Heather seems to be in constant motion. She has a grace and beauty about her that made me stop notice her at church one day. She is young and pretty but she has wisdom in her eyes beyond her years. I found out later that her life requires quite a bit of energy, emotionally and physically, with two of her four young children being autistic.
When I was asked by the Rich Foundation earlier this year to do a painting for a fundraising event, Heather was the first person to came into my mind. I knew very little about autism so I called her up and she gave me time to answer my questions, she also gave me a lot more.
I did sketches of my design and showed them to Heather before I got to work. The only thing I knew was that a puzzle piece is the symbol used to represent Autism. I drew a woman with a baby girl in her lap. Heather informed me that most children with autism are actually boys and that it probably shouldn't be a baby in the painting because children aren't diagnosed until they are a little older. After I let what I'd learn sit with me for while, that puzzle piece became a symbol of love, love from teachers and caregivers.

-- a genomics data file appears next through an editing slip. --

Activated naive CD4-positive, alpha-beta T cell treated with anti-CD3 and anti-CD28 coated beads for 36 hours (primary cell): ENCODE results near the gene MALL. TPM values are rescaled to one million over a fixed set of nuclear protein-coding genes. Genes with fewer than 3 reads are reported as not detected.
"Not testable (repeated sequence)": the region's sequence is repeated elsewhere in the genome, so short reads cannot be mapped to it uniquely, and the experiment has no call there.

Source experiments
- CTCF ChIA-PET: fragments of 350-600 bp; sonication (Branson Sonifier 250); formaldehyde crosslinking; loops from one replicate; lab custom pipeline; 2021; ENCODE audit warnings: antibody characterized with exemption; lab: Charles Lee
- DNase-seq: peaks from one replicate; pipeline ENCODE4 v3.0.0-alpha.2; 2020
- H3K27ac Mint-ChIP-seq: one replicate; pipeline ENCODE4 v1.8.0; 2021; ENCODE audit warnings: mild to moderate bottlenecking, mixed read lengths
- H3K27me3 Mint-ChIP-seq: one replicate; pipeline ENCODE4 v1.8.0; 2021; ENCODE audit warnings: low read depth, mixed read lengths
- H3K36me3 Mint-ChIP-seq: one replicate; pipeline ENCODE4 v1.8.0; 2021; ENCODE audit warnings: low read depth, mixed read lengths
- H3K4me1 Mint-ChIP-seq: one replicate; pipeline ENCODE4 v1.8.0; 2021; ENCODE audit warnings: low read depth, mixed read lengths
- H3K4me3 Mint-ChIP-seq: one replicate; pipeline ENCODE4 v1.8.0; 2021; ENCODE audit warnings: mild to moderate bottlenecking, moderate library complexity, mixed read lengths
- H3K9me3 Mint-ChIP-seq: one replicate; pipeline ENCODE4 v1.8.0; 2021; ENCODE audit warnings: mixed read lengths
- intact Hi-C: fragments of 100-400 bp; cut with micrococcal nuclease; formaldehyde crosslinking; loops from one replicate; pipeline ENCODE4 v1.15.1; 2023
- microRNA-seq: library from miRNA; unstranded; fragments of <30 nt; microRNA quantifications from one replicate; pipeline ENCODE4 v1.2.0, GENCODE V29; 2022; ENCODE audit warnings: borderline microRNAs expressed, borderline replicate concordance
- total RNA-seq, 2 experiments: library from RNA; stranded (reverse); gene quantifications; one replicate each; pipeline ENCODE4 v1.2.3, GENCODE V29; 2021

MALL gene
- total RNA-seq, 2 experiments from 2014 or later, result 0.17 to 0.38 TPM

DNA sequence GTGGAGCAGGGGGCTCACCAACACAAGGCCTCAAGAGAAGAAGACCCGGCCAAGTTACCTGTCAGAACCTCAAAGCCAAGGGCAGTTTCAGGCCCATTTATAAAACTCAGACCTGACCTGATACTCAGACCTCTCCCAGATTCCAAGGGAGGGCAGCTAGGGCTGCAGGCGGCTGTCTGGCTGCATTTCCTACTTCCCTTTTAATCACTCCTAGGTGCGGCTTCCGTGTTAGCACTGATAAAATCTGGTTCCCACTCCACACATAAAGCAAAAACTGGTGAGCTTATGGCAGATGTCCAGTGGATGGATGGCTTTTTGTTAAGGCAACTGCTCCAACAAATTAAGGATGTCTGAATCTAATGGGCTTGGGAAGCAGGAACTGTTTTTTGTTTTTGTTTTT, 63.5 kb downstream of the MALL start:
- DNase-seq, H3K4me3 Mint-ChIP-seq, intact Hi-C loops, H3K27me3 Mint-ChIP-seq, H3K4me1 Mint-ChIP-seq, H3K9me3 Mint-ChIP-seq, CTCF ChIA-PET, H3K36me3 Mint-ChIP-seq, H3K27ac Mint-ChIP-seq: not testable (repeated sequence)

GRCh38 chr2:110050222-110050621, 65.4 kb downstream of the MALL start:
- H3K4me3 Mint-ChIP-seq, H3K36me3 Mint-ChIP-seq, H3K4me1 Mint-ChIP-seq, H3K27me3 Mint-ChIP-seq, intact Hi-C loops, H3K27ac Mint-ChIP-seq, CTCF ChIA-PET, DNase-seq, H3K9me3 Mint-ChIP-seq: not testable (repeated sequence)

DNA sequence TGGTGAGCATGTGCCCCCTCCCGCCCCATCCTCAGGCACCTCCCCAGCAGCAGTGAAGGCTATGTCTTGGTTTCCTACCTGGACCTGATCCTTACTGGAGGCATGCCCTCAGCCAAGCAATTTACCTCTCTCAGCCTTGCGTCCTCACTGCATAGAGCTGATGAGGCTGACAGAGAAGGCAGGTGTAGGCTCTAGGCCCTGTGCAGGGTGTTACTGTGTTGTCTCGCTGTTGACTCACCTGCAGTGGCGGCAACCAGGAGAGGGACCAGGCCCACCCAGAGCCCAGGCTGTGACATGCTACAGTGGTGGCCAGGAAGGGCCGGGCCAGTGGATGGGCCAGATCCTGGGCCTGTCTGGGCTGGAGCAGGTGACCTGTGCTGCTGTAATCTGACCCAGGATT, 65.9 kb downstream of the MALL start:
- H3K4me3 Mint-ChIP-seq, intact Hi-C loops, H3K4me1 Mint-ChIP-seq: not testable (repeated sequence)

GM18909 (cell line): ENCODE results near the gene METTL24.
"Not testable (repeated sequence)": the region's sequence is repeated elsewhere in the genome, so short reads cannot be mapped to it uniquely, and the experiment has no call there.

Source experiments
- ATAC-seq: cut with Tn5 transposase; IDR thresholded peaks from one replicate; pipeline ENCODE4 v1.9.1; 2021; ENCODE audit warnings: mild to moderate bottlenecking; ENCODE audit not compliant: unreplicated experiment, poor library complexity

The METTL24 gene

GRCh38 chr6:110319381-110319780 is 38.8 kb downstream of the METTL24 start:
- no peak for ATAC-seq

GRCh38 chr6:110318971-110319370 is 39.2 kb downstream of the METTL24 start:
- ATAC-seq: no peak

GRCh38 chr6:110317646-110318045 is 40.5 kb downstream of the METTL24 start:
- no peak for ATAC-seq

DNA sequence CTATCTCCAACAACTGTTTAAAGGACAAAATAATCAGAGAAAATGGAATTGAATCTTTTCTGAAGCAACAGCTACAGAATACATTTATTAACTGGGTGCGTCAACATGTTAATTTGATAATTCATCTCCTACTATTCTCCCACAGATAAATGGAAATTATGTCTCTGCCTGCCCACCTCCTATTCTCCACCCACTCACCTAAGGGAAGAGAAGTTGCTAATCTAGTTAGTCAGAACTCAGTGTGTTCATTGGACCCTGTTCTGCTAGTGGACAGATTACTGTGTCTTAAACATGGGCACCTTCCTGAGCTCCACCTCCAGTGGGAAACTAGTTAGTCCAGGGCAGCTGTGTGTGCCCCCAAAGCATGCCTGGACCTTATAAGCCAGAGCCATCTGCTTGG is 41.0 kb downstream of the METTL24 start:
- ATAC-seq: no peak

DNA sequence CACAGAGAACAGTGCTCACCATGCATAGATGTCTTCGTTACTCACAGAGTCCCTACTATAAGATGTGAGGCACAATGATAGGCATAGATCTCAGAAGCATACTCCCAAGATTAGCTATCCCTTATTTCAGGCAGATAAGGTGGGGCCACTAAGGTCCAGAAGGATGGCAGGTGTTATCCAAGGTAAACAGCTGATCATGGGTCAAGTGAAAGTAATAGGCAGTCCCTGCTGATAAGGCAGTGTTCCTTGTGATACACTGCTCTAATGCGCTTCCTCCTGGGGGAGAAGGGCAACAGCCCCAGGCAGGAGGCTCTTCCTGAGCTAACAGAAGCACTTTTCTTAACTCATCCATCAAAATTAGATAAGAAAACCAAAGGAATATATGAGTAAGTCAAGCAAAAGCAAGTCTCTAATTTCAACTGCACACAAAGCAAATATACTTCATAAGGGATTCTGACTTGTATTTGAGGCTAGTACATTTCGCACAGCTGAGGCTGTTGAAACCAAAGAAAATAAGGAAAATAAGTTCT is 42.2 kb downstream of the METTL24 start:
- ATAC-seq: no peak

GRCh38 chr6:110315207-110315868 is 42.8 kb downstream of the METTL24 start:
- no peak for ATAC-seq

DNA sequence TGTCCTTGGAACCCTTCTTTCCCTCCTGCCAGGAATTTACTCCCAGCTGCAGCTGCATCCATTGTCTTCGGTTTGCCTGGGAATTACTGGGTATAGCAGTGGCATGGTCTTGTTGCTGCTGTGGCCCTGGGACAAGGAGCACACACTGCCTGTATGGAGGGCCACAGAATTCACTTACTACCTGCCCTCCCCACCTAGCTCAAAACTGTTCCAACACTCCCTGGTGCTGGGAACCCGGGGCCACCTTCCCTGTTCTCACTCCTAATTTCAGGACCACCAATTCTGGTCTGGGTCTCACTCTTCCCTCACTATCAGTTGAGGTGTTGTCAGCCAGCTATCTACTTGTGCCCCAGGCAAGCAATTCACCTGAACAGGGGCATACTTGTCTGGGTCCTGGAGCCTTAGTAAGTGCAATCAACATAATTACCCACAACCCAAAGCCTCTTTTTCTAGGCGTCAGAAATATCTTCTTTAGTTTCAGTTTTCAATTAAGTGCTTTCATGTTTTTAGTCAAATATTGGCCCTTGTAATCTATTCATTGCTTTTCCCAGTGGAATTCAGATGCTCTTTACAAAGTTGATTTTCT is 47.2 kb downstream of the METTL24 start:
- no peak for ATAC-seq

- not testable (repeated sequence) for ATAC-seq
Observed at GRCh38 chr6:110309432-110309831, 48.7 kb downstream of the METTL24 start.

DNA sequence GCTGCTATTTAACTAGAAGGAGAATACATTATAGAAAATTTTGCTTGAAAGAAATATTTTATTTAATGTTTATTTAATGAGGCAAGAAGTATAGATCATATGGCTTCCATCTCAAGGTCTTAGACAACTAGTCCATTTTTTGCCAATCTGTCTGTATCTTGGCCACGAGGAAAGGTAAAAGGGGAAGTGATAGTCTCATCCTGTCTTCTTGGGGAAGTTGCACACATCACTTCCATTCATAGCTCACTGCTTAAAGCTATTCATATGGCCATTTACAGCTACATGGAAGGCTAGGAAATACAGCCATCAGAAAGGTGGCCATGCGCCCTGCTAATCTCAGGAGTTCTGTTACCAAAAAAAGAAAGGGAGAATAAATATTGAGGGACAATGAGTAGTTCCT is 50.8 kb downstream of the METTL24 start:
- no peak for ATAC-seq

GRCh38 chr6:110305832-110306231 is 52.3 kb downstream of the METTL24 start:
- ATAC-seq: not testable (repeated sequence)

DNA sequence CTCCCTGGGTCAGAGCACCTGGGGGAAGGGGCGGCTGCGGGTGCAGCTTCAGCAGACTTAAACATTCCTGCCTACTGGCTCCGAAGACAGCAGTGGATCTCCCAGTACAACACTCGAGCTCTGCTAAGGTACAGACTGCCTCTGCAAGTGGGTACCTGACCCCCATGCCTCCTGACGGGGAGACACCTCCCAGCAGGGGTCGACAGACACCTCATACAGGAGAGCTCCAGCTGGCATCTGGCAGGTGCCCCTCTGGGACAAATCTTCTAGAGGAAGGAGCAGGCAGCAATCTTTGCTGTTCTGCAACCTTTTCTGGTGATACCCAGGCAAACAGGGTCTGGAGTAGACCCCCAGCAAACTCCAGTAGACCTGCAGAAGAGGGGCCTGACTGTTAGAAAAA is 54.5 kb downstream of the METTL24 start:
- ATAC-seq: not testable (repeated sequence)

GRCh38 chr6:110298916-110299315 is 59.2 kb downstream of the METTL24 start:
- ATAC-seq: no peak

Thank you to Heather for teaching me so much. Now I know why she has that wisdom in her eyes, she's learned more about life and love than most of us have at twice her age. That's her gift.
Reproductions for My Gift will be exclusively through Boardman Frame House Gallery. I will be at the Fundraiser for the study study and treatment of autism on November 15. Proceeds from this reproduction will be donated to research. I feel grateful at this opportunity to give a little bit back.